Upcoming election seen as reason behind clampdown on Cambodian press freedom

Published:  9 May at 6 PM
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Tagged: USA, Australia
Last weekend’s sale of the Phnom Penh Post was an unwelcome surprise to many expats living and working in Cambodia.

The Phnom Penh Post English language newspaper was the last independent newspaper in the country, with its loss causing concern amongst the kingdom’s many thousands of expats. On hearing the news of its sale, the paper’s staff reacted with a revolt which resulted in senior staff either giving in their notice or being fired. Australian owner Bill Cough sold the paper to Malaysian businessman Sivakumar Ganapathy, owner of a public relations company which does business with the Cambodian government.

Since the news broke, Ganapathy has sacked business editor Brendan O’Bryne, editor in chief Kay Kim Song and reporter Ananth Baliga. The sackings are reported to have been due to an article about the sale, and the Post’s CEO Marcus Holmes and its managing editor Stuart White are reported to have resigned. The row began when an article documenting the sale was published and included references to its new owner’s connections to both the Malaysian and Cambodian governments. Ganapathy responded with an extraordinary statement in which he claimed the story was a violation of journalistic codes of conduct and ‘smelled of malice’.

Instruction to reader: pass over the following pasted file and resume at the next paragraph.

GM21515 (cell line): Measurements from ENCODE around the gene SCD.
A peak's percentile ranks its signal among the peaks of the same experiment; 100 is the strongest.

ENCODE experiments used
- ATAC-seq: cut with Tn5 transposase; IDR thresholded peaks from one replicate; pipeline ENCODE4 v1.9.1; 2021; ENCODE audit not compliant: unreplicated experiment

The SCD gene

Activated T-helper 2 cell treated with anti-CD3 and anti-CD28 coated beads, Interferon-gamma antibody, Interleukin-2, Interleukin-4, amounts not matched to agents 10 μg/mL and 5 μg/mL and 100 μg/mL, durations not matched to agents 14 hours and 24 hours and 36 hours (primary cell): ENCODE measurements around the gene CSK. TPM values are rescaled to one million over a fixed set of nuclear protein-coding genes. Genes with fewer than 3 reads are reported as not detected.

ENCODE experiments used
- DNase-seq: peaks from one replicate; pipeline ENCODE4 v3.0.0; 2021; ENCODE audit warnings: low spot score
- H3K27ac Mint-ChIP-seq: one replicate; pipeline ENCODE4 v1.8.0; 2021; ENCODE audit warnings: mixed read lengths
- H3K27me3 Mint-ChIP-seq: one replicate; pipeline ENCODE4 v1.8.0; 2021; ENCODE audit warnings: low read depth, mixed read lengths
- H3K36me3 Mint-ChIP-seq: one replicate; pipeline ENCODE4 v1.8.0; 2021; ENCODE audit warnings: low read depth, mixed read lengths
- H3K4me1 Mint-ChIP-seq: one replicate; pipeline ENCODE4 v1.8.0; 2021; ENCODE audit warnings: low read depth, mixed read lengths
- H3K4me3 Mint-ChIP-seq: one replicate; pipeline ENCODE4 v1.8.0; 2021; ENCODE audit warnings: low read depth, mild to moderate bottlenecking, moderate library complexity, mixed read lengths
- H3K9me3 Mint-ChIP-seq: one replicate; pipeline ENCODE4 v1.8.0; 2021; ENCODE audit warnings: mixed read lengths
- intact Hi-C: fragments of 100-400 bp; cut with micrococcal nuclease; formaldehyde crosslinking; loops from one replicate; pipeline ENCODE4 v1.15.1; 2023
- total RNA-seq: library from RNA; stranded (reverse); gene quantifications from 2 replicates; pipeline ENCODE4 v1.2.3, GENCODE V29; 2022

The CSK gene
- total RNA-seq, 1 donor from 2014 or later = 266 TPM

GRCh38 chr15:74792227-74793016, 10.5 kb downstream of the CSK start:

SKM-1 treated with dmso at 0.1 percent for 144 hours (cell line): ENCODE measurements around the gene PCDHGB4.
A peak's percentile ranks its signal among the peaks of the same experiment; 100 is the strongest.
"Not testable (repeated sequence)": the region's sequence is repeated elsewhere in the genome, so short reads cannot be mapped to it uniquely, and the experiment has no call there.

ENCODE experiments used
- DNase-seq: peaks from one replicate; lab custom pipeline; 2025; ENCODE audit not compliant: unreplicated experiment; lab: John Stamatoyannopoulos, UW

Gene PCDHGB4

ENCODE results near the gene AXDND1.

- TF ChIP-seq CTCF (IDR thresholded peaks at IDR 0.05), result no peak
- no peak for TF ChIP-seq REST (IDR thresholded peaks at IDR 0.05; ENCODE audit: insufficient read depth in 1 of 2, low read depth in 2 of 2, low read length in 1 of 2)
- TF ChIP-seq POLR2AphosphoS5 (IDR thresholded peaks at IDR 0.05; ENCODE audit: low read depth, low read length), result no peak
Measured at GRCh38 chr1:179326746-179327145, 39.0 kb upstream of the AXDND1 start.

For several years, concern has been growing about the erosion of press freedoms in Cambodia. Last year, the independent Cambodia Daily was closed following its inability to pay a dubious tax bill totalling £3.9 million within a month of its receipt. The Phnom Penh Post had also received a tax bill for $6.3 million, a debt happily taken on by its new owner. Last September, the US government-funded Radio Free Asia was shut down, again because of a tax dispute as well as its objections to a government shutdown of 30 of its frequencies.

Two of its reporters have been in jail since November on espionage charges as a result of their setting up an RFA studio. Both deny the charges but are being disallowed bail. International observers believe the attack on Cambodia’s free press is connected with the country’s July general election, seen by many as a farce simply intended to re-elect the present PM Hun Sen. Cambodia now ranks 142nd on the Reporters Without Borders press freedom index.
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